HOHHOT, Nov. 25 (Xinhua) -- Agula, a herdsman, couldn't wait to buy a pickup truck for his horse Ajinai. Next summer, Ajinai will be able to take a ride on the truck to compete in racing events across the grasslands.
"Herders only rode horses when they had to travel to faraway places. But now, even horses can take a ride as our life gets better," said Agula's grandfather, Arbuje.
Arbuje has lived his whole life in East Ujimqin Banner of Xilin Gol League, north China's Inner Mongolia Autonomous Region. In Mongolian culture, horses are so important that there are more than 300 words for them and a further 200 just for their color.
"The Mongolian horse used to be a means of production and life, and a partner that we ethnic Mongolians couldn't live without," Arbuje said.
"For Mongolians, an ethnic minority on horseback, our life has been attached to horses. Horses were an important battle force, a transport means, as well as the theme of many poems and our close friends in life," he added.
However, in the late 1990s, with motorcycles and cars becoming commonplace, horses gradually withered in Mongolian life. The number of horses owned by herdsmen in the region fell from 2.4 million in 1975 to less than 700,000 in 2007.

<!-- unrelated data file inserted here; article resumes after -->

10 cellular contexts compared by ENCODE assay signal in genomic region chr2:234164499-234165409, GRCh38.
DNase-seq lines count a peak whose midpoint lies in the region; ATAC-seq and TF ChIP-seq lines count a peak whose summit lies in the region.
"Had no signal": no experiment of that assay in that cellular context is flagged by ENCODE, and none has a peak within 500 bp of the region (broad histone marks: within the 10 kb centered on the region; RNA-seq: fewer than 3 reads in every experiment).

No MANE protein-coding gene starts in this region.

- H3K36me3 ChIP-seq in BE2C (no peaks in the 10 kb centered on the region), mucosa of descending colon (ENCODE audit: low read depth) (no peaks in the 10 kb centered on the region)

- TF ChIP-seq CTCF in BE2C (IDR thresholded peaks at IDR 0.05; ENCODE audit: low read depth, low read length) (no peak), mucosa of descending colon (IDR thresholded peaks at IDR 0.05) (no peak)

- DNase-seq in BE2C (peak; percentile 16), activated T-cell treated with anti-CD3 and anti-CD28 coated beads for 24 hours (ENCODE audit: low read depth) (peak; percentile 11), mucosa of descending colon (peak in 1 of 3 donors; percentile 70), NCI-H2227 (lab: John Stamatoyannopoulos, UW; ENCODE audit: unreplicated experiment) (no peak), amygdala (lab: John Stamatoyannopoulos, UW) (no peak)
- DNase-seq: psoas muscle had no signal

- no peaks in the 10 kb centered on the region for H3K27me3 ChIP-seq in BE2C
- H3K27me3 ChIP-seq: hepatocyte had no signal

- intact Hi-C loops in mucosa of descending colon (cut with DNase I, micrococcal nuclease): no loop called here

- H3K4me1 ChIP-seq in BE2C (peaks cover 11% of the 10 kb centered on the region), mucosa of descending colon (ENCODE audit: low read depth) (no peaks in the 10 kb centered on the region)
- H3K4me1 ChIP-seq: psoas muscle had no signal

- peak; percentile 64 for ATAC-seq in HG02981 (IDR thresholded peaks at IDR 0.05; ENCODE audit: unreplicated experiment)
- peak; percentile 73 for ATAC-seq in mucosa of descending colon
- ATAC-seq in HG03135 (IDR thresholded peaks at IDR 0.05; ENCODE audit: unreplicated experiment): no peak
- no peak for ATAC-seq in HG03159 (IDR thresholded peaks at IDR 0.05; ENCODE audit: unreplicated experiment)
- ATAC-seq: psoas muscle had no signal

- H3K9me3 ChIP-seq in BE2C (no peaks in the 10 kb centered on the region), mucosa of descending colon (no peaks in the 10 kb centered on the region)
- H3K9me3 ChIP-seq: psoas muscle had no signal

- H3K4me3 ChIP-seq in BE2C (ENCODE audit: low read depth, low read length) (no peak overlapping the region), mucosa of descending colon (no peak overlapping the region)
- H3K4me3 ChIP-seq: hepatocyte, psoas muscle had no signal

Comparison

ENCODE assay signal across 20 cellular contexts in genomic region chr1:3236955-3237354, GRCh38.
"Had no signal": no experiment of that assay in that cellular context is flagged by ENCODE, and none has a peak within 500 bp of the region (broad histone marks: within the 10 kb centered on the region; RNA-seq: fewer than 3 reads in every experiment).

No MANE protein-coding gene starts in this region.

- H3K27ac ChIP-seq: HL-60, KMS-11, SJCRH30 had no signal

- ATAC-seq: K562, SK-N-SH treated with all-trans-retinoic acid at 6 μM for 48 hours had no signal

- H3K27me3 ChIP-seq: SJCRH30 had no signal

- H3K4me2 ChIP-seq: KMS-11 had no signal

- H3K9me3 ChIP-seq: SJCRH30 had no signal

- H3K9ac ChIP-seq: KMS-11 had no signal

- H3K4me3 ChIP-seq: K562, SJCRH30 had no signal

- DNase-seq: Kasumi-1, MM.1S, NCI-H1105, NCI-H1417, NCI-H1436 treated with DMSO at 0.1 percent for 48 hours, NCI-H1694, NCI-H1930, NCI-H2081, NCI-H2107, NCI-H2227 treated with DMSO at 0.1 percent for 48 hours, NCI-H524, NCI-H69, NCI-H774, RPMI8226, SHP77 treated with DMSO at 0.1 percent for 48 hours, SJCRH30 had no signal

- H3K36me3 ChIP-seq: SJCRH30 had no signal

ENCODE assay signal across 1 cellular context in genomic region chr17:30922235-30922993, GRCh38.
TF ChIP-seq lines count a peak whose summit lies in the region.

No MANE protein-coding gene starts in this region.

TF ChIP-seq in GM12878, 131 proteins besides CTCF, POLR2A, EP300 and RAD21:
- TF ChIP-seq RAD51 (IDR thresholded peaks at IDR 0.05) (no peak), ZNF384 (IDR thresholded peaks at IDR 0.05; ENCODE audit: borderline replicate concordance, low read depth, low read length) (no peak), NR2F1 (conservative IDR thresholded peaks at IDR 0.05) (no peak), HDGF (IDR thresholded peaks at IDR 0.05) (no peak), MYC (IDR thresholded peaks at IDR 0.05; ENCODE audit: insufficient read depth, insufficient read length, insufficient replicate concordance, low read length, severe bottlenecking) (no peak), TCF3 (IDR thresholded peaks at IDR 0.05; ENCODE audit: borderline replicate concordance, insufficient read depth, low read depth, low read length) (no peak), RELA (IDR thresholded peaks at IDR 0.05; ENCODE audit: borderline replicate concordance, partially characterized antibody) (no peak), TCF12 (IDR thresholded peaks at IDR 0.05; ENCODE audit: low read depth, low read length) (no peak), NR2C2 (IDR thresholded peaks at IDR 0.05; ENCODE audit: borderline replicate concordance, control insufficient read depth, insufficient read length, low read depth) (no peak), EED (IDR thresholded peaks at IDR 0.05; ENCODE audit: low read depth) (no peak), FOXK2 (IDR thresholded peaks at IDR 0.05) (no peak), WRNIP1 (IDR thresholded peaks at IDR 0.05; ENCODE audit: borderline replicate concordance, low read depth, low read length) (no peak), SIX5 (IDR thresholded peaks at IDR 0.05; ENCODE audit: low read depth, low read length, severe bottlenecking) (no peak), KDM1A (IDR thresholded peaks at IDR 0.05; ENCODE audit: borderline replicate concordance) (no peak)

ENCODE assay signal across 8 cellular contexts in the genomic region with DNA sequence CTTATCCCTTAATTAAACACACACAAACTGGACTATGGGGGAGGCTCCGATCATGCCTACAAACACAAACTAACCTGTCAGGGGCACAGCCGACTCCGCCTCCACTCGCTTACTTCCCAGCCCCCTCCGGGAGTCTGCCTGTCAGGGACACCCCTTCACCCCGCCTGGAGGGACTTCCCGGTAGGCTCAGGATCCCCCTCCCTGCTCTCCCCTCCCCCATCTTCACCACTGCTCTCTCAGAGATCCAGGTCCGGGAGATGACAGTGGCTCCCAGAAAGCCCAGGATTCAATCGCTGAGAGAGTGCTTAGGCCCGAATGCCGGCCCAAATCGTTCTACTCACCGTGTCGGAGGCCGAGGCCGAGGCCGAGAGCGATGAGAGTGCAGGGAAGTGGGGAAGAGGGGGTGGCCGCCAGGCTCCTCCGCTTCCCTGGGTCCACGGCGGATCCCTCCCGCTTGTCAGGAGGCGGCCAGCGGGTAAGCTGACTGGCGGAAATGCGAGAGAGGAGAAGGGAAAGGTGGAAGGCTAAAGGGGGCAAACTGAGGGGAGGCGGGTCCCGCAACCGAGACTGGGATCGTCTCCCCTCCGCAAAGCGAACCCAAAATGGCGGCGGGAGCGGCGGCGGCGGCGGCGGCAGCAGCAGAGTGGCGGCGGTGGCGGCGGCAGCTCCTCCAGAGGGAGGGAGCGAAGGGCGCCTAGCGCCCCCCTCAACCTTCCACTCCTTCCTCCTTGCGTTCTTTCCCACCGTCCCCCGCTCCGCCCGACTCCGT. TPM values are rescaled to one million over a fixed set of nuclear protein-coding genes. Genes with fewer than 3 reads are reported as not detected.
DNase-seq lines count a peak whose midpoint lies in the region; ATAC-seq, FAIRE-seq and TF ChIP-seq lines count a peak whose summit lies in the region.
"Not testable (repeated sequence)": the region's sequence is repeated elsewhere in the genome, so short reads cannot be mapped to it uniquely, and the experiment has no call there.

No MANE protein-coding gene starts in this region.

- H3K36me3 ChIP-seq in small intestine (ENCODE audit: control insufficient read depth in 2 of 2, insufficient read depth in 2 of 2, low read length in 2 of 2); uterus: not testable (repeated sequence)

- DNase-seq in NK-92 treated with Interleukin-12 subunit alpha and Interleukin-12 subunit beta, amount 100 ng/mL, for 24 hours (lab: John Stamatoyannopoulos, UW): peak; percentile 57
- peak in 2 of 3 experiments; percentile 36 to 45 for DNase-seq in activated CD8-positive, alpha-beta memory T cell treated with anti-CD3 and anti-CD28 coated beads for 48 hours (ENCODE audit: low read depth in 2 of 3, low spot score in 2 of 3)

Agula was born in the 1990s. When he grew up, horse-riding saw an revival. Six years ago, he came back to his hometown after graduating from college. He fell in love with horse-riding, a skill that he should have learnt when he was a child, when he mounted a horse for the first time.
He then started to raise and train horses, and take part in horse-racing events. He would always ride a horse, instead of a motorcycle, unless it was urgent.
Agula treats his two horses like his children, scheduling time to feed them grass and water, and preparing a special diet when it is competition time. He also pacifies them when they are in a bad mood.
"We need horses on the grassland. Mongolian horses are not simply tools, but one of the most important cultural carriers for Mongolians," he said.
Raising horses also unexpectedly brings fortune to the grassland.
Burenjargal, a herdsman in Borigen village of Xilinhot, raises 60 horses on his 533-hectare farm, and earns nearly 200,000 yuan (about 28,858 U.S. dollars) from horse-raising a year.
He takes 20 horses to provide rides for tourists at scenic sites during travel season in summer, from which he can earn 70,000 yuan in three months.
He also sells mare's milk, one of the specialities on the grassland. With its stomachic and blood circulation activating function, the milk is so popular he can't even meet demand.
Now, more and more people are raising horses, not as a production tool, but as a cultural carrier. So far, the number of horses has climbed to 848,000 in Inner Mongolia. An international expo on horse-raising will also be held next year to further boost the industry.